Friday, December 17, 2010

E. Gene Smith (1936-2010)

On December 16, 2010 E. Gene Smith, founder of the Tibetan Buddhist Resource Center passed away. Gene was universally known among both Western born and Tibetan scholars as the man responsible for saving the vast treasury of Tibetan Literature. His digital library is the most comprehensive in the world. The leap from the centuries old tradition of printing with carved woodblocks to storing an entire library of millions of pages in the palm of your hand is one of digital technologies most interesting stories.

A memorial service is planned in NYC at the Cathedral of St. John the Divine on February 12.

There is a blog dedicated to Remembering Gene Smith with a rapidly growing list of eulogies.

NY Times Obituary

I met Gene once on a trip organized by the Shang Shung Institute where a number of us (Jim Valby, Stephanie Scott and myself) accompanied Chogyal Namkhai Norbu to visit Gene at his home in Cambridge, MA. Every square inch of the multi-storied townhouse was filled with colorful cloth-covered Tibetan texts in various stages of digital scanning. Not only was Mr. Smith responsible for collecting rare Tibetan texts over the past 40 years but his digital library with over 4 million scanned pages preserves for future generations the vast treasury of Tibetan culture. The availability of these texts also ensures access by everyone of complete manuscripts, a major advantage of digital formats over printed folios used in Tibetan books. To read more about his contribution to Tibetan Culture, see the links below. A film about his work is currently in production.

Biographical details from Wikipedia

Smith was born in Ogden, Utah to a traditional Mormon family. He studied at a variety of institutions of higher education in the U.S.: Adelphi College, Hobart College, University of Utah, and the University of Washington in Seattle.

At Seattle, he was able to study with Dezhung Rinpoche and members of the Sakya Phuntso Phodrang family who had been brought to Seattle under the auspices of the Rockefeller Foundation grant to the Far Eastern and Russian Institute. He studied Tibetan culture and Buddhism with Dezhung Rinpoche from 1960 to 1964 and spent the summer of 1962 traveling to the other Rockefeller centers in Europe to meet with other Tibetan savants.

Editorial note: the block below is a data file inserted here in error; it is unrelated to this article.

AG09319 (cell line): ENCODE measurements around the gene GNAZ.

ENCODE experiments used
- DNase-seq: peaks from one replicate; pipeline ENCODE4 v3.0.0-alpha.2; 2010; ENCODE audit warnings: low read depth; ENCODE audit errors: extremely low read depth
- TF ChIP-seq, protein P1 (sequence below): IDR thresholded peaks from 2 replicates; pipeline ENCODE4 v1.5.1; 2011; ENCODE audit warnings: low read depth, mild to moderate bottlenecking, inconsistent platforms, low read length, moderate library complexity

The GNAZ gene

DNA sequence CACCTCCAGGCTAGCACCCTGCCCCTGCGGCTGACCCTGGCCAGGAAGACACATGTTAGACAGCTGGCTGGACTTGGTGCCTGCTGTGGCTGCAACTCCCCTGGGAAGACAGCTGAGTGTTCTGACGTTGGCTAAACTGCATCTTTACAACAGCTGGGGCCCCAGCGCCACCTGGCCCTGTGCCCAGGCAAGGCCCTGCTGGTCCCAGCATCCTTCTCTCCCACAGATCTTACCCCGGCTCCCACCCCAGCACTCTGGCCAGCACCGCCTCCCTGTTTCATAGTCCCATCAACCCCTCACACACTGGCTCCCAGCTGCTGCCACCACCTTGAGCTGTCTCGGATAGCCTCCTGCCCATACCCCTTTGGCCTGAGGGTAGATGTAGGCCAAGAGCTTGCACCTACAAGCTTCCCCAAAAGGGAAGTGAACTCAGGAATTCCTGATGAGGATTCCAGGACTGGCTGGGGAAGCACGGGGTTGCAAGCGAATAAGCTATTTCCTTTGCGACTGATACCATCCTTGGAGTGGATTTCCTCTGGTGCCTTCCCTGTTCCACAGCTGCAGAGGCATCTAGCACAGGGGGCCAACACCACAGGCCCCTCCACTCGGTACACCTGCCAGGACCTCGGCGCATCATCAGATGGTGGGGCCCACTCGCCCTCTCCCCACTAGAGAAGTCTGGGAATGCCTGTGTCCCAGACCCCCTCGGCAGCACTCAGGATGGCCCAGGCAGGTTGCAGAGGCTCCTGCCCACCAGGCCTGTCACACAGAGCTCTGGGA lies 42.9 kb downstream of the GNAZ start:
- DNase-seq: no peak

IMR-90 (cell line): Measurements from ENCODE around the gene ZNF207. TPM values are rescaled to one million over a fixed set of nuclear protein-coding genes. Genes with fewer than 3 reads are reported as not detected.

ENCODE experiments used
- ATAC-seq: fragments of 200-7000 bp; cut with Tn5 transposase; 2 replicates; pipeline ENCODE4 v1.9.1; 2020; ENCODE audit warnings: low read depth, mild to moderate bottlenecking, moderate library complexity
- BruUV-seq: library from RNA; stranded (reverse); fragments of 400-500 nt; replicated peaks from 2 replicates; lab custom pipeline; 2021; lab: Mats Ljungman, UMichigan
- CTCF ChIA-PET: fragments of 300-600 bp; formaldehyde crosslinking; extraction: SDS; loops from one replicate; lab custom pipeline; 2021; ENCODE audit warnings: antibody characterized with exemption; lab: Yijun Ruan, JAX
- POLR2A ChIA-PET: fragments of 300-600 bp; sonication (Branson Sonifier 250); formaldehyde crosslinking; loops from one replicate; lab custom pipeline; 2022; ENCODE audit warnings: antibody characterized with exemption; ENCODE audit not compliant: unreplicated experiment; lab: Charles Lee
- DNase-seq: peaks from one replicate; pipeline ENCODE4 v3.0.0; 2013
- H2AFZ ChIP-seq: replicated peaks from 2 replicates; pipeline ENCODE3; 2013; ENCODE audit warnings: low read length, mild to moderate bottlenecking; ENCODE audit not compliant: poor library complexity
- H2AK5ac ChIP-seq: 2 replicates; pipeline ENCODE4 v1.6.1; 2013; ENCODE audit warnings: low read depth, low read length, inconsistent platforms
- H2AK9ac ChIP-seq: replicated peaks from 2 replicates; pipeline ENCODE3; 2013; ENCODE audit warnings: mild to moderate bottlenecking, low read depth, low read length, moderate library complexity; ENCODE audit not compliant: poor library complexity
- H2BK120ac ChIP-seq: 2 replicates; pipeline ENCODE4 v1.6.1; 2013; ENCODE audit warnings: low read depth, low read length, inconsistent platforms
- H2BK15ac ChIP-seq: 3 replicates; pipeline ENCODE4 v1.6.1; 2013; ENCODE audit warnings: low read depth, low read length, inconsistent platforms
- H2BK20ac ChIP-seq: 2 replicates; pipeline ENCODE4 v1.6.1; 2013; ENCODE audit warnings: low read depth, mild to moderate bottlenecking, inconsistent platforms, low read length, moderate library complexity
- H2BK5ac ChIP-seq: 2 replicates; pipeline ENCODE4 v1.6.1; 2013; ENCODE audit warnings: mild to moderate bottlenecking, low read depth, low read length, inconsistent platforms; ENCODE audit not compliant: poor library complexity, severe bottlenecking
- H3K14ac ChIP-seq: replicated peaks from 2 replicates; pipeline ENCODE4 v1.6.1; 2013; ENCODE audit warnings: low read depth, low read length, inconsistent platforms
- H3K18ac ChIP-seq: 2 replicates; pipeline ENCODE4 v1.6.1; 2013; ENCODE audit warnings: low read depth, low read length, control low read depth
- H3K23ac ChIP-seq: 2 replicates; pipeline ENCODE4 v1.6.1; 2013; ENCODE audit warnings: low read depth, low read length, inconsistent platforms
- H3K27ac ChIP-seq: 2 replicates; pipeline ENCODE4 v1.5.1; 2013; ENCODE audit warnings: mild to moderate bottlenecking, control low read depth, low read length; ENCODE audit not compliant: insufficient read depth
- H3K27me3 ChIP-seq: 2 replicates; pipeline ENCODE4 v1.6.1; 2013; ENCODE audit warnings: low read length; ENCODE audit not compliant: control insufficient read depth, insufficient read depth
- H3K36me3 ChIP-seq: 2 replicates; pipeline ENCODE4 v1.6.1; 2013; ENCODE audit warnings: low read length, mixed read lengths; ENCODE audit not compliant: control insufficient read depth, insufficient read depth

In 1964 he completed his Ph.D. qualifying exams and traveled to Leiden for advanced studies in Sanskrit and Pali. In 1965 he went to India under a Foreign Area Fellowship Program (Ford Foundation) grant to study with living exponents of all of the Tibetan Buddhist and Bönpo traditions.

He began his studies with Geshe Lobsang Lungtok (Ganden Changtse), Drukpa Thoosay Rinpoche and Khenpo Noryang, and H.H. Dilgo Khyentse Rinpoche. He decided to remain in India to continue serious studies of Tibetan Buddhism and culture. He traveled extensively in the borderlands of India and Nepal. In 1968 he joined the Library of Congress New Delhi Field Office. He then began a project which was to last over the next two and a half decades, the reprinting of the Tibetan books which had been brought by the exile community or were with members of the Tibetan-speaking communities in Sikkim, Bhutan, India, and Nepal.

Announcement on the Tibetan Resource Center's site of Gene Smith's passing

Buddhadharma article on "Gene Smith's Mission"

Click here for News about the Lifetime Achievement Award Bestowed on Gene Smith by the Nyingma Sect

Click here for Patron King article on Gene smith and TBRC

Click here for BBC article on the Tibetan Resource Center

A few videos on You Tube about Gene's work and achievement on behalf of Tibetan culture. There are probably more on the internet.

Homage to E. Gene Smith from Gelek Rinpoche
Produced by Jewel Heart